Individual consultant practice does not affect the overall intervention rate: a 6-year study

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Differences exist in obstetric intervention rates between hospitals but it is not known if the individual consultant governs the decision to intervene or whether intervention is a product of agreed protocols and working practices. The purpose of this study is to analyse the differences in obstetric intervention rates amongst individual consultants working in a large maternity unit.


Each consultant was responsible for all deliveries occurring in successive 24-h periods. Over a 6-year period all deliveries resulting from a spontaneous onset of labour were matched to the consultant in charge at the time of the delivery and analysed.


There were no differences seen in normal delivery rates (χ2=4.478, P=0.812) and vacuum (χ2=12.232, P=0.141) rates for the consultants. Significant differences were found in both forceps rate (χ2=21.462, P=0.006) and caesarean rate (χ2=24.535, P=0.002) between consultants. When the forceps rate was combined with vacuum rate there were no significant differences.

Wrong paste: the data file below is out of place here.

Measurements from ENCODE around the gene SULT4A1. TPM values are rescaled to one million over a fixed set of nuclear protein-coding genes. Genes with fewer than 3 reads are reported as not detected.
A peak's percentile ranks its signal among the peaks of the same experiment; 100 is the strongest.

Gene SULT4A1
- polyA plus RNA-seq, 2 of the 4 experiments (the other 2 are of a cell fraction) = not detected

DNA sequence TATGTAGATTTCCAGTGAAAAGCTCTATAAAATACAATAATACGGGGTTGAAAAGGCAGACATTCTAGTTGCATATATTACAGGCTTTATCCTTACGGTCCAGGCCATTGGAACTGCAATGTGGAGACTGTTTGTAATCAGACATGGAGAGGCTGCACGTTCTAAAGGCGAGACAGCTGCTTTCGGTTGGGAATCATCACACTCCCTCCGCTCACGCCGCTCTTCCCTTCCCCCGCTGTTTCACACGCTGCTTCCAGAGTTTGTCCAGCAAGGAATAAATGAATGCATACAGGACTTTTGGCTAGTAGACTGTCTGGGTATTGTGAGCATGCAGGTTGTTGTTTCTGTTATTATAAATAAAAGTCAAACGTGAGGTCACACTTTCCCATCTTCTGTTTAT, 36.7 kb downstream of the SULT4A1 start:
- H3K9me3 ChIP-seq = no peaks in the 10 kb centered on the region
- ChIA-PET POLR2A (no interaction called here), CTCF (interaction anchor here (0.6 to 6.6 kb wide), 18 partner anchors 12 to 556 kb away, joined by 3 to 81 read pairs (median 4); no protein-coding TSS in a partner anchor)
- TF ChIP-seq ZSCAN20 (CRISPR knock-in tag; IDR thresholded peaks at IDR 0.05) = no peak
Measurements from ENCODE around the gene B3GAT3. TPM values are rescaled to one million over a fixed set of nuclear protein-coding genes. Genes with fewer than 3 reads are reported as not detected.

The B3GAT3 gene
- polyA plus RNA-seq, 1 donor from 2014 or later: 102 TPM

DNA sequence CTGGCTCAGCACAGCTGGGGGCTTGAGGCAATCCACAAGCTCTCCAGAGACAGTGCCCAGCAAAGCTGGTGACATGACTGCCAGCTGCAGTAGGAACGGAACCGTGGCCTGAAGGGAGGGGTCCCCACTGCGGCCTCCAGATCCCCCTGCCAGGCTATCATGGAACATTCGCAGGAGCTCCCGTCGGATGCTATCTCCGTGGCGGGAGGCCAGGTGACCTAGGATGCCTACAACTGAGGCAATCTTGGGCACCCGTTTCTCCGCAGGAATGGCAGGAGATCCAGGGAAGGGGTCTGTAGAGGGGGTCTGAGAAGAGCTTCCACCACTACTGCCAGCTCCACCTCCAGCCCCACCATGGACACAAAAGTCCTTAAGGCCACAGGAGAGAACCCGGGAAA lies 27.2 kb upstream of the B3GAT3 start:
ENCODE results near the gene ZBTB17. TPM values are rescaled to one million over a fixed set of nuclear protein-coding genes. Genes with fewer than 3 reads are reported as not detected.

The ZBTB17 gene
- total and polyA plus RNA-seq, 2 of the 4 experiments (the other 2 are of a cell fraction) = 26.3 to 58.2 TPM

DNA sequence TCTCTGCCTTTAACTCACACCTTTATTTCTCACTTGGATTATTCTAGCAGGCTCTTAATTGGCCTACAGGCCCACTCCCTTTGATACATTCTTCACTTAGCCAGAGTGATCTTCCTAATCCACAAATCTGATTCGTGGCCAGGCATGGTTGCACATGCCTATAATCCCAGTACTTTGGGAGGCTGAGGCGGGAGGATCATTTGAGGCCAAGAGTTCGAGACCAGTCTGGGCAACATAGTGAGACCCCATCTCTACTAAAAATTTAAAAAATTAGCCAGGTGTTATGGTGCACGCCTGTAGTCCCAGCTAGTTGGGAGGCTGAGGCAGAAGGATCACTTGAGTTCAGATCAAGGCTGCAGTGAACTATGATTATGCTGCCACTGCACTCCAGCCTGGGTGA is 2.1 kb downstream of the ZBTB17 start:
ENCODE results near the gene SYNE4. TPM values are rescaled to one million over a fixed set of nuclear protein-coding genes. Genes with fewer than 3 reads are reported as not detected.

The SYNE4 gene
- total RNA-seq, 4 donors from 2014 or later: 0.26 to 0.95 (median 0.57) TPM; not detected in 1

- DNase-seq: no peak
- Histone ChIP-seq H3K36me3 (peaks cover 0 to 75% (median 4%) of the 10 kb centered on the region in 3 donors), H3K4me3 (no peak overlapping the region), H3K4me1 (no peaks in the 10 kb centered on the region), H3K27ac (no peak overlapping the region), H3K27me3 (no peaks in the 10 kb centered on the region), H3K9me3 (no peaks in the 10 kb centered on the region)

Within the hospital, individual consultants demonstrated no significant variations in overall intervention rates. However, when intervention occurred, different consultants showed preferences for forceps and caesarean section.

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